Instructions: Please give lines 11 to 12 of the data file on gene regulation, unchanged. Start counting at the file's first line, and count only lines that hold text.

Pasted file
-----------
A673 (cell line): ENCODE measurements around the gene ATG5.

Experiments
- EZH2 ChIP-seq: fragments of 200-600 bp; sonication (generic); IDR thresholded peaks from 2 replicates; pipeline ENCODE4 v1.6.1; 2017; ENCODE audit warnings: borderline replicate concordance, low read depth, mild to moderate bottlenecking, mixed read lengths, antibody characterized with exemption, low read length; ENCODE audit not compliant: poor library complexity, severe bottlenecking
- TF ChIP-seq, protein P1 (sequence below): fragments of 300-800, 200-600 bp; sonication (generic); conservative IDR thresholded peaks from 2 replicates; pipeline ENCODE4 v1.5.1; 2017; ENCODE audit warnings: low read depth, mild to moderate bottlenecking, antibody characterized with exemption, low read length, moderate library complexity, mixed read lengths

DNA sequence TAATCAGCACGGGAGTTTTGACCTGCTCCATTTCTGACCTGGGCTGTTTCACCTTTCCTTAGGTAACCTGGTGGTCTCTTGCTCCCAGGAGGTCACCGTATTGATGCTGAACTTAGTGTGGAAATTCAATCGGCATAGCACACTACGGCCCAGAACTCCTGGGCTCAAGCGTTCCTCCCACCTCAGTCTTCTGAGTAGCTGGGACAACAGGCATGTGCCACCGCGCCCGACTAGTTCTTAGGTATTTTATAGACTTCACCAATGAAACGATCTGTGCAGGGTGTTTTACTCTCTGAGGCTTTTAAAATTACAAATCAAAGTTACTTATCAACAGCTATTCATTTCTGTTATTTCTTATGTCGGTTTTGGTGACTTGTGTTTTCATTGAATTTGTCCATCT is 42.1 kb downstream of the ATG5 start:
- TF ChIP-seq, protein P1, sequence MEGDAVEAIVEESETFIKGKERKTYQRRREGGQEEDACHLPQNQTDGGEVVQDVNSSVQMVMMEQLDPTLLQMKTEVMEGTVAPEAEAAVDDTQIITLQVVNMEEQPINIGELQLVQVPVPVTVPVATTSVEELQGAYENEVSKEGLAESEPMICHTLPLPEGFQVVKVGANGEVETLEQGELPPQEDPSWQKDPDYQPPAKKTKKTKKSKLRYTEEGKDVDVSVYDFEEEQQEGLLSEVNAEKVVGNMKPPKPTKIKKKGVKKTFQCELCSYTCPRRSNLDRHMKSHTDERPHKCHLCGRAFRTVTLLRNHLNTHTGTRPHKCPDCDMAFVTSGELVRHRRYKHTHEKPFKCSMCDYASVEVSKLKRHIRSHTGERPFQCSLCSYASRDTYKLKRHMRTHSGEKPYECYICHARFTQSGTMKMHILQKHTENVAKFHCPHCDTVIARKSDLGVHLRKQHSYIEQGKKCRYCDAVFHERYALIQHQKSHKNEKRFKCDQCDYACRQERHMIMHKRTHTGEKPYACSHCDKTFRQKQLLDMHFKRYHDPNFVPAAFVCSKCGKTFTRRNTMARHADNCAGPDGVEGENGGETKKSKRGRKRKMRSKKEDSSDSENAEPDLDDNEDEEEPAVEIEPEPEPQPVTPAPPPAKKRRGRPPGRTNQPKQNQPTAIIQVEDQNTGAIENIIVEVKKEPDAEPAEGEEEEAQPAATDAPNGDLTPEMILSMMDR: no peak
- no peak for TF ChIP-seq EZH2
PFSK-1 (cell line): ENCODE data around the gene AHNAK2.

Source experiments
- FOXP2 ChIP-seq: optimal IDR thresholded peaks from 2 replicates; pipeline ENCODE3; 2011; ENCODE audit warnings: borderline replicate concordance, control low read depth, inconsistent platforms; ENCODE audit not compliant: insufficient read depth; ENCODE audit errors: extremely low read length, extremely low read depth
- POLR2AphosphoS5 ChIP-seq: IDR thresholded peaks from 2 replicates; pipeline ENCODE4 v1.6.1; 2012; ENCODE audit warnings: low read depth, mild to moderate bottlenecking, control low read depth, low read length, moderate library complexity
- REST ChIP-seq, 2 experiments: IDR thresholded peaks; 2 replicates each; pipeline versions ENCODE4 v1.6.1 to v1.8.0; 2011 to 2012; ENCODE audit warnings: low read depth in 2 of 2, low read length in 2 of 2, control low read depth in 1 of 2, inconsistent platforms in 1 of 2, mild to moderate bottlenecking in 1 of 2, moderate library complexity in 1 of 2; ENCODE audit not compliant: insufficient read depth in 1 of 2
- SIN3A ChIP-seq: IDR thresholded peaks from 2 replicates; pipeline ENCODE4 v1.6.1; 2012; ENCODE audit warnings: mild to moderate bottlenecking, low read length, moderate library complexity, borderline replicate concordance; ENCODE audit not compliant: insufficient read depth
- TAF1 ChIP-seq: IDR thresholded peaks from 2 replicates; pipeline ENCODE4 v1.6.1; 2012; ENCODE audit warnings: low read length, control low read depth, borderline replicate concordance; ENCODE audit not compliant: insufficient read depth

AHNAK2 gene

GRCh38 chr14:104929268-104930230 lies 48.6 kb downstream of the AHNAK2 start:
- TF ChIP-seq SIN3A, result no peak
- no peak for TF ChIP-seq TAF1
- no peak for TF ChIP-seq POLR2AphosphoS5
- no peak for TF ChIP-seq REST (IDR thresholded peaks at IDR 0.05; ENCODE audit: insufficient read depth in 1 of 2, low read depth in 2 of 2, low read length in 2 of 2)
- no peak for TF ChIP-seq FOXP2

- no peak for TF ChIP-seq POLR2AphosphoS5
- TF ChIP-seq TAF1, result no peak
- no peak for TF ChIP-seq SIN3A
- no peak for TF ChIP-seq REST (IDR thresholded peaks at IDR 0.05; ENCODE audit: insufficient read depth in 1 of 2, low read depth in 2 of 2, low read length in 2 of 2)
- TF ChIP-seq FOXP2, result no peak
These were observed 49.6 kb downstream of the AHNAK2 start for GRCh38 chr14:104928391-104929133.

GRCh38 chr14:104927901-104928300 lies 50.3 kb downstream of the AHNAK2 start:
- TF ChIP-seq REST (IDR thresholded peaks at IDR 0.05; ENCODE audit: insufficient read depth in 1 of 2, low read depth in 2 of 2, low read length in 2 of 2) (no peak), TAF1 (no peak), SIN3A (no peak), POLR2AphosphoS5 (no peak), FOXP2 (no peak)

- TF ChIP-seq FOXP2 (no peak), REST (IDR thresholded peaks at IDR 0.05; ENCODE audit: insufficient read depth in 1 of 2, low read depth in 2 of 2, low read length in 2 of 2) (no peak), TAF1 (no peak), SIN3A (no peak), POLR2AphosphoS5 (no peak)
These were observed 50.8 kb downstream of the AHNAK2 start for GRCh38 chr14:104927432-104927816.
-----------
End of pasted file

- POLR2AphosphoS5 ChIP-seq: IDR thresholded peaks from 2 replicates; pipeline ENCODE4 v1.6.1; 2012; ENCODE audit warnings: low read depth, mild to moderate bottlenecking, control low read depth, low read length, moderate library complexity
- REST ChIP-seq, 2 experiments: IDR thresholded peaks; 2 replicates each; pipeline versions ENCODE4 v1.6.1 to v1.8.0; 2011 to 2012; ENCODE audit warnings: low read depth in 2 of 2, low read length in 2 of 2, control low read depth in 1 of 2, inconsistent platforms in 1 of 2, mild to moderate bottlenecking in 1 of 2, moderate library complexity in 1 of 2; ENCODE audit not compliant: insufficient read depth in 1 of 2